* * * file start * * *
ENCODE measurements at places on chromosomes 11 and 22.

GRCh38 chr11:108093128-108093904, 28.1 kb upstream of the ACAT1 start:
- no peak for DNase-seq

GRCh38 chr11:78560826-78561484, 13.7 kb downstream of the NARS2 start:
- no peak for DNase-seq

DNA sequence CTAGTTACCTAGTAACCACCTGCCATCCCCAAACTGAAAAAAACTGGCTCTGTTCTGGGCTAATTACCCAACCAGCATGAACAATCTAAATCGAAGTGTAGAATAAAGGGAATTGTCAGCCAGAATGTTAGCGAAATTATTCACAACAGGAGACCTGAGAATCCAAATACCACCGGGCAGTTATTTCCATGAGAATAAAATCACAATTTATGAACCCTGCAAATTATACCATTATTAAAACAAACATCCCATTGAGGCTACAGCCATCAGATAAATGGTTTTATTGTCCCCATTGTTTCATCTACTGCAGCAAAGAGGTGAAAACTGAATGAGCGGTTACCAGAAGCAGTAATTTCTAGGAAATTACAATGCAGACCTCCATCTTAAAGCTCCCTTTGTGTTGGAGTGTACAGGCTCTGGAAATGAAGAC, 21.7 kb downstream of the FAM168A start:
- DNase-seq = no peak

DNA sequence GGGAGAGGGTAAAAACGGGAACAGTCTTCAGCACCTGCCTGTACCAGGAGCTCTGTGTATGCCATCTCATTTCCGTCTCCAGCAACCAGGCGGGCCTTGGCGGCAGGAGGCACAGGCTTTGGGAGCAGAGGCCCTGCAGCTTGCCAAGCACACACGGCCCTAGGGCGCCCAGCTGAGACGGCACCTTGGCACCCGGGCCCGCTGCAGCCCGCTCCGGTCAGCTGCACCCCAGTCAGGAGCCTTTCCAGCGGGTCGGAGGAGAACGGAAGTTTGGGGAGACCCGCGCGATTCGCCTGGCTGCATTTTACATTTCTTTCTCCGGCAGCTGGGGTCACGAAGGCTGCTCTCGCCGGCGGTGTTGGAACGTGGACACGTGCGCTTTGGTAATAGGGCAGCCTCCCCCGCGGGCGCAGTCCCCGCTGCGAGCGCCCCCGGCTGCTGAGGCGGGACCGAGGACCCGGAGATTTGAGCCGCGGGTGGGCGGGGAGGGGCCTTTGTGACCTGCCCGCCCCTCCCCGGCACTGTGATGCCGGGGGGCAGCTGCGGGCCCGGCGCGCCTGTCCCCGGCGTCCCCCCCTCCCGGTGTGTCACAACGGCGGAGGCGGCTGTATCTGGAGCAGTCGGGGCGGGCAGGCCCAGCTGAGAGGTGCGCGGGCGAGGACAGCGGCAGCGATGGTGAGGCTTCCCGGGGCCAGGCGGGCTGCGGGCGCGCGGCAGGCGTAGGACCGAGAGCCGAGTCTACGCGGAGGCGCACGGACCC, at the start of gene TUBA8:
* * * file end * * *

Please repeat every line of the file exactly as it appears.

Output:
ENCODE measurements at places on chromosomes 11 and 22.

GRCh38 chr11:108093128-108093904, 28.1 kb upstream of the ACAT1 start:
- no peak for DNase-seq

GRCh38 chr11:78560826-78561484, 13.7 kb downstream of the NARS2 start:
- no peak for DNase-seq

DNA sequence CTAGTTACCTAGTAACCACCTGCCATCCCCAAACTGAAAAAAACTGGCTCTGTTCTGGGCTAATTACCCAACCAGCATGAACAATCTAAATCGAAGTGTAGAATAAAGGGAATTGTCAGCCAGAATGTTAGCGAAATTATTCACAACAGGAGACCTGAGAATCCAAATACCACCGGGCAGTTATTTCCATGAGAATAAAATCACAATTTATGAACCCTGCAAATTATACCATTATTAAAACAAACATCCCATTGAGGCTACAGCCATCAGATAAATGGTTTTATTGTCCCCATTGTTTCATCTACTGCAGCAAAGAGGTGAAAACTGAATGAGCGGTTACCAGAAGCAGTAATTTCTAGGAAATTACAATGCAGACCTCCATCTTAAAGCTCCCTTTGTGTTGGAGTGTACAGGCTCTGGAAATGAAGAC, 21.7 kb downstream of the FAM168A start:
- DNase-seq = no peak

DNA sequence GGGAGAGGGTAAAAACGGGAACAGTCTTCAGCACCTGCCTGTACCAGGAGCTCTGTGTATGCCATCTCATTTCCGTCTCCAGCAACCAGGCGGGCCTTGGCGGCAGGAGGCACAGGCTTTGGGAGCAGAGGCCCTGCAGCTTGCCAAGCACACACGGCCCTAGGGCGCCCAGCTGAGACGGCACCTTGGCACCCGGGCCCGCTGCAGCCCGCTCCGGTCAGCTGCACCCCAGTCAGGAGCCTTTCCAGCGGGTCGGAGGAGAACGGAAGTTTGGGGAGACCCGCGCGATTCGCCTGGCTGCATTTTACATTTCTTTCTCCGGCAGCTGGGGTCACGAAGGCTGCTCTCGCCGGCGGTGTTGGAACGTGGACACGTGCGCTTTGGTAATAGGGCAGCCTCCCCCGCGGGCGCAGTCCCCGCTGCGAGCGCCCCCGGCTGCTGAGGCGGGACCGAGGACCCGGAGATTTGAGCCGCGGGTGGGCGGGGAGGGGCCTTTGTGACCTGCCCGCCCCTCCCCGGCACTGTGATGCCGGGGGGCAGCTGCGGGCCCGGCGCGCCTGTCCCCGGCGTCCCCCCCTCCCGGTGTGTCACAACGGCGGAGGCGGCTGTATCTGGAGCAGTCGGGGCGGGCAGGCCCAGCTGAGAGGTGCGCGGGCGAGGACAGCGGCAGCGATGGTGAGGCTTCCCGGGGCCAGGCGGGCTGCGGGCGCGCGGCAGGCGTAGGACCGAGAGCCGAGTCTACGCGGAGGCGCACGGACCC, at the start of gene TUBA8: